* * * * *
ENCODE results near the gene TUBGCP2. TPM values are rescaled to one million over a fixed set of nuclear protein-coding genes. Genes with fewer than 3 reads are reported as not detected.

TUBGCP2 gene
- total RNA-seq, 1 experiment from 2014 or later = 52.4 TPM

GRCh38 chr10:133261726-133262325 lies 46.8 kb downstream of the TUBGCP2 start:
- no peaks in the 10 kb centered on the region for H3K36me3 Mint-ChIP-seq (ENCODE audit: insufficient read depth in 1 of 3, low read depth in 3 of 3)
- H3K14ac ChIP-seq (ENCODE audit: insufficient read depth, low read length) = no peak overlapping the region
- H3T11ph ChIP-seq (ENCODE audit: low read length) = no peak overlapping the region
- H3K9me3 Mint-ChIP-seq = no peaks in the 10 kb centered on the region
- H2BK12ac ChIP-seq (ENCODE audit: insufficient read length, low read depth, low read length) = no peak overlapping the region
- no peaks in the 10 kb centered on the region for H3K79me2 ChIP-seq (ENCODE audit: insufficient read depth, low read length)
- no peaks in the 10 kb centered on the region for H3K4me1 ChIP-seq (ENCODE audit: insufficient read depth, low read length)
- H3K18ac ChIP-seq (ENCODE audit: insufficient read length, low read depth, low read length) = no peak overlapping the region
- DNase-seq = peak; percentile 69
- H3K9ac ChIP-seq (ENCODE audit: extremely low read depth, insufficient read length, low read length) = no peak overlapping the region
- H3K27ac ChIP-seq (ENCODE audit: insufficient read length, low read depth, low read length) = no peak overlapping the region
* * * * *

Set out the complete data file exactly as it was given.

ENCODE results near the gene TUBGCP2. TPM values are rescaled to one million over a fixed set of nuclear protein-coding genes. Genes with fewer than 3 reads are reported as not detected.

TUBGCP2 gene
- total RNA-seq, 1 experiment from 2014 or later = 52.4 TPM

GRCh38 chr10:133261726-133262325 lies 46.8 kb downstream of the TUBGCP2 start:
- no peaks in the 10 kb centered on the region for H3K36me3 Mint-ChIP-seq (ENCODE audit: insufficient read depth in 1 of 3, low read depth in 3 of 3)
- H3K14ac ChIP-seq (ENCODE audit: insufficient read depth, low read length) = no peak overlapping the region
- H3T11ph ChIP-seq (ENCODE audit: low read length) = no peak overlapping the region
- H3K9me3 Mint-ChIP-seq = no peaks in the 10 kb centered on the region
- H2BK12ac ChIP-seq (ENCODE audit: insufficient read length, low read depth, low read length) = no peak overlapping the region
- no peaks in the 10 kb centered on the region for H3K79me2 ChIP-seq (ENCODE audit: insufficient read depth, low read length)
- no peaks in the 10 kb centered on the region for H3K4me1 ChIP-seq (ENCODE audit: insufficient read depth, low read length)
- H3K18ac ChIP-seq (ENCODE audit: insufficient read length, low read depth, low read length) = no peak overlapping the region
- DNase-seq = peak; percentile 69
- H3K9ac ChIP-seq (ENCODE audit: extremely low read depth, insufficient read length, low read length) = no peak overlapping the region
- H3K27ac ChIP-seq (ENCODE audit: insufficient read length, low read depth, low read length) = no peak overlapping the region